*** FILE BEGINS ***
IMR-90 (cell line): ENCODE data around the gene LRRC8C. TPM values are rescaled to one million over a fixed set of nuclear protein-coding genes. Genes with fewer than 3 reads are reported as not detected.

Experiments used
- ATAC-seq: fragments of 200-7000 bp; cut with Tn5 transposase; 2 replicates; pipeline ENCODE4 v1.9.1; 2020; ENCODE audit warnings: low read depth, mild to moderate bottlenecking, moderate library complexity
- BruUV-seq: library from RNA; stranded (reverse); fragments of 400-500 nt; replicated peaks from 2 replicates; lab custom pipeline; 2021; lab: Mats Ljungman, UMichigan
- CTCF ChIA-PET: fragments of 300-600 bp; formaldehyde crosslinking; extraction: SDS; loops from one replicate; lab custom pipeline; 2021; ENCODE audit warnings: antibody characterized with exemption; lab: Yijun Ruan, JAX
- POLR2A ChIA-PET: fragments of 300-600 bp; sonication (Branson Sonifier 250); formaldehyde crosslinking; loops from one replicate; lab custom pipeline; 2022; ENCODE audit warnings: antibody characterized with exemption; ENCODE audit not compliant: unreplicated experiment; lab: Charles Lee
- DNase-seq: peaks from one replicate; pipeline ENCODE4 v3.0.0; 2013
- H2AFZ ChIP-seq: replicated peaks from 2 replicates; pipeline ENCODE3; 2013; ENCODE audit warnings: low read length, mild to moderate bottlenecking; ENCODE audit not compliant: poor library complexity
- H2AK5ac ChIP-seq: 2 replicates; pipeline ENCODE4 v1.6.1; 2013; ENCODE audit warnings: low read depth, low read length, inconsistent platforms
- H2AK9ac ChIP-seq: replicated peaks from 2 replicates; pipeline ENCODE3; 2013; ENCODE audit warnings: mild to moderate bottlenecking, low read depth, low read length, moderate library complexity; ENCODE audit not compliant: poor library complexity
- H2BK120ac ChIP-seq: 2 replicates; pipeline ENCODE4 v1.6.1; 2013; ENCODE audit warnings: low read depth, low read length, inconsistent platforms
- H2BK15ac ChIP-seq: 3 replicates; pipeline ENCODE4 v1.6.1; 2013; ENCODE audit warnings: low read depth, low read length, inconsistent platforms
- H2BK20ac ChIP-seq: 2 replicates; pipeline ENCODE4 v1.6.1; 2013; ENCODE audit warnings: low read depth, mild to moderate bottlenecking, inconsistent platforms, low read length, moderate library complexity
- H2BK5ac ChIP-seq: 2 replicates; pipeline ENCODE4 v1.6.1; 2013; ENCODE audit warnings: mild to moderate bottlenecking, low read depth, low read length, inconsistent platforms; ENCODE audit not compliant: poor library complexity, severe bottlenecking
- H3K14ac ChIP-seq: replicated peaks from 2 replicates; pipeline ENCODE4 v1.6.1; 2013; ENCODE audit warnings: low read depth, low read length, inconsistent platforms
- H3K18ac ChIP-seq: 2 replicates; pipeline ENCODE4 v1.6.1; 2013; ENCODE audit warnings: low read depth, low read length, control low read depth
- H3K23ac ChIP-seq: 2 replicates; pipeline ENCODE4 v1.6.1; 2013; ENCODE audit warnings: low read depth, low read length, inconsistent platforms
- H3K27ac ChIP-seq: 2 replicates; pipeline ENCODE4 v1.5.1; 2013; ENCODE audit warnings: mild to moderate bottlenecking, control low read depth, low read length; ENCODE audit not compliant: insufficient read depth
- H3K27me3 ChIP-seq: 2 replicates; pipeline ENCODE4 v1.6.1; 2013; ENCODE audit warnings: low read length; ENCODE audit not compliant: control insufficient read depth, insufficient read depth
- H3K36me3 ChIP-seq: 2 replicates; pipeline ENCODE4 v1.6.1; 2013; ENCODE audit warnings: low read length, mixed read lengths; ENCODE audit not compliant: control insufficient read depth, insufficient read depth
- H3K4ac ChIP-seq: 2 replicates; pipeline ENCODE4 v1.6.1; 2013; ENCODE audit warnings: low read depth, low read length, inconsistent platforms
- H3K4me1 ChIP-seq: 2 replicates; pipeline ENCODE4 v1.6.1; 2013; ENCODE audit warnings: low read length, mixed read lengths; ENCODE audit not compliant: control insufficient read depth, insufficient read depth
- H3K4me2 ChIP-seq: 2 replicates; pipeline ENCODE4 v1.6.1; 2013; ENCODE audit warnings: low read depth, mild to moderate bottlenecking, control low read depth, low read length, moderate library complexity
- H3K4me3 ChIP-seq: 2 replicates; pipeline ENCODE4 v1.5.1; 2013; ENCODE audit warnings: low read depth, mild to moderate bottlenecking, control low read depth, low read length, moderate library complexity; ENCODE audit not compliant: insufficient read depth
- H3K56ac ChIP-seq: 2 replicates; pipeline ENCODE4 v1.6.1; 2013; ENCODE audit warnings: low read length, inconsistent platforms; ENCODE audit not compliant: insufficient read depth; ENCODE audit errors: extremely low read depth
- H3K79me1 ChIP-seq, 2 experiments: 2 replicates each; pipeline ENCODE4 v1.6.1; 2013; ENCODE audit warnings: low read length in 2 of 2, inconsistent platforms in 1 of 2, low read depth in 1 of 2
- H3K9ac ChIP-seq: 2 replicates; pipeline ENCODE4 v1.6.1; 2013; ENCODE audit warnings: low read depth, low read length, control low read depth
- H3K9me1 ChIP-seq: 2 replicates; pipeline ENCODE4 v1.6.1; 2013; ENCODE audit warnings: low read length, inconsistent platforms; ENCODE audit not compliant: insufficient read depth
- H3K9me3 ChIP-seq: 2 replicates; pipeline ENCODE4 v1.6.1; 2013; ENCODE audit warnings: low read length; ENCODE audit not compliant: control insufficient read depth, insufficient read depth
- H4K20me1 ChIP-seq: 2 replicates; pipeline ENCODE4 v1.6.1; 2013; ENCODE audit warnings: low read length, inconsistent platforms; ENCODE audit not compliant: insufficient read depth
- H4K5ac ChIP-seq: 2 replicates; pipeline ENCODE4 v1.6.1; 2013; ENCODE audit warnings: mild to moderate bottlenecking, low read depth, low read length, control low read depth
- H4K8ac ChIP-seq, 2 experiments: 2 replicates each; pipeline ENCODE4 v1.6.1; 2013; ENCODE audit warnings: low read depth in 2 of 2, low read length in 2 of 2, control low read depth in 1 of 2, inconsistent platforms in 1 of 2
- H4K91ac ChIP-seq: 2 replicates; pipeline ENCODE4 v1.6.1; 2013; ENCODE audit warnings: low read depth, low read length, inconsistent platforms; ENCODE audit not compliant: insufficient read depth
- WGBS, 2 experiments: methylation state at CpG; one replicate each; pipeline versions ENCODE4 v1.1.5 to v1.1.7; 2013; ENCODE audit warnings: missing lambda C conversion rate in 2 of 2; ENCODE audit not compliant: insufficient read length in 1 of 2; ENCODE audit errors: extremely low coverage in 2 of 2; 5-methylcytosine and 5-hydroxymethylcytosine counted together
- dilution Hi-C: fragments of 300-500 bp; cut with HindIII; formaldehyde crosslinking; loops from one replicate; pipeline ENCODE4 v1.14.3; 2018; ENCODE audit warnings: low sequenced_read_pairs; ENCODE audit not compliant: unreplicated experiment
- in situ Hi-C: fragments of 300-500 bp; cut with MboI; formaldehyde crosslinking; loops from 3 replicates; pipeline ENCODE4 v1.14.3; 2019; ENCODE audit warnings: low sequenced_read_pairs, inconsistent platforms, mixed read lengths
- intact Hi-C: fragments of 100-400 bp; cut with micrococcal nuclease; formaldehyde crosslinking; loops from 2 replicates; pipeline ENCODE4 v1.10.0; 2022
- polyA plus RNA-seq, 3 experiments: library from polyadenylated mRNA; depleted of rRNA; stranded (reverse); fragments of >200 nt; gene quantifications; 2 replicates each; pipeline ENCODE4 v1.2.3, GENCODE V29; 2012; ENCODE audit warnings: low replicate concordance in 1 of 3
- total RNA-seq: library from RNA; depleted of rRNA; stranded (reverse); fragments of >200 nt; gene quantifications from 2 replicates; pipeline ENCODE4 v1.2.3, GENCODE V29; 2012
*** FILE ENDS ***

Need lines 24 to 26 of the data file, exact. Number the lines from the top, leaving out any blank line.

- H3K4me3 ChIP-seq: 2 replicates; pipeline ENCODE4 v1.5.1; 2013; ENCODE audit warnings: low read depth, mild to moderate bottlenecking, control low read depth, low read length, moderate library complexity; ENCODE audit not compliant: insufficient read depth
- H3K56ac ChIP-seq: 2 replicates; pipeline ENCODE4 v1.6.1; 2013; ENCODE audit warnings: low read length, inconsistent platforms; ENCODE audit not compliant: insufficient read depth; ENCODE audit errors: extremely low read depth
- H3K79me1 ChIP-seq, 2 experiments: 2 replicates each; pipeline ENCODE4 v1.6.1; 2013; ENCODE audit warnings: low read length in 2 of 2, inconsistent platforms in 1 of 2, low read depth in 1 of 2